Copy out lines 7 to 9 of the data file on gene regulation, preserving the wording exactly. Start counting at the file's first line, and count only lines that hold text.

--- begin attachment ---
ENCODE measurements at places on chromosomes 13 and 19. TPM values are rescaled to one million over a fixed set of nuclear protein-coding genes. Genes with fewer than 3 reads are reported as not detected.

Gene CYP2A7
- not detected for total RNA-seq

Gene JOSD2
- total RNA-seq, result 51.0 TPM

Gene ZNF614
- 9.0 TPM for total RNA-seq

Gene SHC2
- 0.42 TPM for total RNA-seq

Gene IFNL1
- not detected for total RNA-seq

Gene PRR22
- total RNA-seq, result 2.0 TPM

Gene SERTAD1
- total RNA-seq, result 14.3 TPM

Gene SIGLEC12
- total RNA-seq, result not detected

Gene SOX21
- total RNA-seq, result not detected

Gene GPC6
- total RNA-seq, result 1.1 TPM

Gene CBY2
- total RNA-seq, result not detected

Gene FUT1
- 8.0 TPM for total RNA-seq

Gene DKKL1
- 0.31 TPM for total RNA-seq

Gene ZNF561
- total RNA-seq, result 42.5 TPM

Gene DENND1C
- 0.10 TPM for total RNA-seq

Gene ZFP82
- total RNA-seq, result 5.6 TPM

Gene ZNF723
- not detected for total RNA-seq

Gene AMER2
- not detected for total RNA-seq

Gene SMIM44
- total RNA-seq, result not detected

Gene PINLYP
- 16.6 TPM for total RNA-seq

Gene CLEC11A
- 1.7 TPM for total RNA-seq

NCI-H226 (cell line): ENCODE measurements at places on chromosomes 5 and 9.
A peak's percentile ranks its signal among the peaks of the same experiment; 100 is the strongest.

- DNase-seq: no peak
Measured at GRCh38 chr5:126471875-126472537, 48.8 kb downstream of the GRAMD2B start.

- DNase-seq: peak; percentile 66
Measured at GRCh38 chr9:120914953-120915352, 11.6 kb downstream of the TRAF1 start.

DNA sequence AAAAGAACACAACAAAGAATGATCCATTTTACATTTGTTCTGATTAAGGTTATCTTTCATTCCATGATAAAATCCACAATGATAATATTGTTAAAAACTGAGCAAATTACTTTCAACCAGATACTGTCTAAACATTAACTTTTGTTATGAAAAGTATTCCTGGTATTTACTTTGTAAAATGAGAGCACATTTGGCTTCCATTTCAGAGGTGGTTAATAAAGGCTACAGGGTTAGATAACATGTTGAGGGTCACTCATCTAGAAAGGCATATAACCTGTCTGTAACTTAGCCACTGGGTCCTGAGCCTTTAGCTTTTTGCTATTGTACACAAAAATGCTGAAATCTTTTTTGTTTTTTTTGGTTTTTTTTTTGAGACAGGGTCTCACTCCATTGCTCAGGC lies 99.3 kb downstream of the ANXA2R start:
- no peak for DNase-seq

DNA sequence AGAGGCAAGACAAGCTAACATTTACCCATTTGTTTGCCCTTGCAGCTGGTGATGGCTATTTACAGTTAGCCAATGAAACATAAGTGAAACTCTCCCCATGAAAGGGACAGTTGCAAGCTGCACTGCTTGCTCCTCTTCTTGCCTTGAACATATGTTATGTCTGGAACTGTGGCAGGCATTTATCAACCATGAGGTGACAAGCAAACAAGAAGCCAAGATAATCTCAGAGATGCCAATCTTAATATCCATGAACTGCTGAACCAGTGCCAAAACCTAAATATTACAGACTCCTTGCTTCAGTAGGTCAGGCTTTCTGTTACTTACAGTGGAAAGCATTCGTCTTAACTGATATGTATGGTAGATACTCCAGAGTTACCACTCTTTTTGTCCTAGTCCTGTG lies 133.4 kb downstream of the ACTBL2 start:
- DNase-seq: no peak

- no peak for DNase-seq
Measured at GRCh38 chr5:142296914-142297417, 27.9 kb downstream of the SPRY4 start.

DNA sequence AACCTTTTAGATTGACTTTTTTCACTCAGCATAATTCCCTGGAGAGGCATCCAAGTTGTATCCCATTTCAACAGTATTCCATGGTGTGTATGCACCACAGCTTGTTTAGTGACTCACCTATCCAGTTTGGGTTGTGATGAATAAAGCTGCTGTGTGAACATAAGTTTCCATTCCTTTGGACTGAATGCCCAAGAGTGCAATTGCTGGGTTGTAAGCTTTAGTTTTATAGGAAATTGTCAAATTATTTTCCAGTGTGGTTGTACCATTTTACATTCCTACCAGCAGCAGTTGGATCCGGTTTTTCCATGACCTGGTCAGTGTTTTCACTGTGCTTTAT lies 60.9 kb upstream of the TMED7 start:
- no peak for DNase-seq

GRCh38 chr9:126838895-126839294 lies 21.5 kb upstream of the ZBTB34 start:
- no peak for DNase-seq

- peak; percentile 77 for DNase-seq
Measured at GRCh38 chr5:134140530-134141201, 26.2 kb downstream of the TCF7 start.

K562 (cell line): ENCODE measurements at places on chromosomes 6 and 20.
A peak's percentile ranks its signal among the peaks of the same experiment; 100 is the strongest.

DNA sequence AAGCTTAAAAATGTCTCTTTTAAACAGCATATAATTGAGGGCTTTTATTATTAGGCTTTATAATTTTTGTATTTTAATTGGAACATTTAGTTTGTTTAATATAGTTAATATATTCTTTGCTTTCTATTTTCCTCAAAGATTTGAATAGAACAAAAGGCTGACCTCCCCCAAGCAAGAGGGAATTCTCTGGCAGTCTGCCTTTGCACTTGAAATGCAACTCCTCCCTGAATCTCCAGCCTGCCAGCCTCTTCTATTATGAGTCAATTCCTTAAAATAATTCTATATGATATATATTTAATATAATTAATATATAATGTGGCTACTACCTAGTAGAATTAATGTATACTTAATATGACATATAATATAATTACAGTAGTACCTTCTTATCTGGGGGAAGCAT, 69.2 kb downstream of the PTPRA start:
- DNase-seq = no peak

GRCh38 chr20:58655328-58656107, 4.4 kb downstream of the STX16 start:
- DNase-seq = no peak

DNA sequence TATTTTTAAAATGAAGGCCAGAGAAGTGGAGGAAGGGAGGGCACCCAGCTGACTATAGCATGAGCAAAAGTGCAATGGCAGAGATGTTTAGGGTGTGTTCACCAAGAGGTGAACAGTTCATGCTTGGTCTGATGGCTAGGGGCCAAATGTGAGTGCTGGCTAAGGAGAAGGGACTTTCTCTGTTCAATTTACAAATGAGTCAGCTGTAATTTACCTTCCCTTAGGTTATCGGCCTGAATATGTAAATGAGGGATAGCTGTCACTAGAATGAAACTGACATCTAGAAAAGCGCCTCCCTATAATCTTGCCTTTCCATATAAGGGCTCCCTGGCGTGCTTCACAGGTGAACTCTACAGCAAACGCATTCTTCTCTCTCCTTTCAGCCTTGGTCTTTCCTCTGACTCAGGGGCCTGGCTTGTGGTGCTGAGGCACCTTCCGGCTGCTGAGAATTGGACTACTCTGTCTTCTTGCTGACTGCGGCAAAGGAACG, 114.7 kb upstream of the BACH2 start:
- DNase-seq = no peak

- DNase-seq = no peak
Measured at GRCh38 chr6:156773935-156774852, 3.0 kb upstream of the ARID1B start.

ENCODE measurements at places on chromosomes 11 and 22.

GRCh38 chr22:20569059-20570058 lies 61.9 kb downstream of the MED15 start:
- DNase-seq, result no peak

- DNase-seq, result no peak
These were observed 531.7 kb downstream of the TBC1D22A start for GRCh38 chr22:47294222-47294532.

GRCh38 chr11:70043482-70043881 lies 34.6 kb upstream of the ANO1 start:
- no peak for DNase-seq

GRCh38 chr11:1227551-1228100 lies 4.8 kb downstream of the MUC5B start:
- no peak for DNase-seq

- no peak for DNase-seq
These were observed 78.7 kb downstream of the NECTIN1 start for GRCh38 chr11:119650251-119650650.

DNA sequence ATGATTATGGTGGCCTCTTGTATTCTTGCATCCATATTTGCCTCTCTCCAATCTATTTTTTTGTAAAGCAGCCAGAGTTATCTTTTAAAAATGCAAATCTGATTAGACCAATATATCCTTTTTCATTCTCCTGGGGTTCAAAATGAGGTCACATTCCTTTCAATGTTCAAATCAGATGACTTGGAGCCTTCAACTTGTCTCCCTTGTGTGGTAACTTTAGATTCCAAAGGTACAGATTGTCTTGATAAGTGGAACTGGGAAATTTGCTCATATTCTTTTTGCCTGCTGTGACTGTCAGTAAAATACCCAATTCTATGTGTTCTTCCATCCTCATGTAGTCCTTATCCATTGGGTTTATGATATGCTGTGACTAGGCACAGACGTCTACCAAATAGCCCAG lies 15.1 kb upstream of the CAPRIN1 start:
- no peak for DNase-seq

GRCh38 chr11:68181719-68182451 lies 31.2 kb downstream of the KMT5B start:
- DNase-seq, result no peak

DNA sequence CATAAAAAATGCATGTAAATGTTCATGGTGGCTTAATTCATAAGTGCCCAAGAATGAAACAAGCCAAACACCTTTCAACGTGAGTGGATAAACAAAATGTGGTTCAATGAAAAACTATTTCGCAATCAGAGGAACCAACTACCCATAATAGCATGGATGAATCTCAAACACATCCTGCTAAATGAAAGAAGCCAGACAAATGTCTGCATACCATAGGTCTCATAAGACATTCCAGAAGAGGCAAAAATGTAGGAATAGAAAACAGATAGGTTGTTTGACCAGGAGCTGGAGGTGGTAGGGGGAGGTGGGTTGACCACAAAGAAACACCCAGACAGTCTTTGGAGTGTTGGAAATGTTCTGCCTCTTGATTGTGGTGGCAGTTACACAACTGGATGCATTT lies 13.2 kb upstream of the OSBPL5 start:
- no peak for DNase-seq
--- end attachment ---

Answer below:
- 9.0 TPM for total RNA-seq

Gene SHC2
- 0.42 TPM for total RNA-seq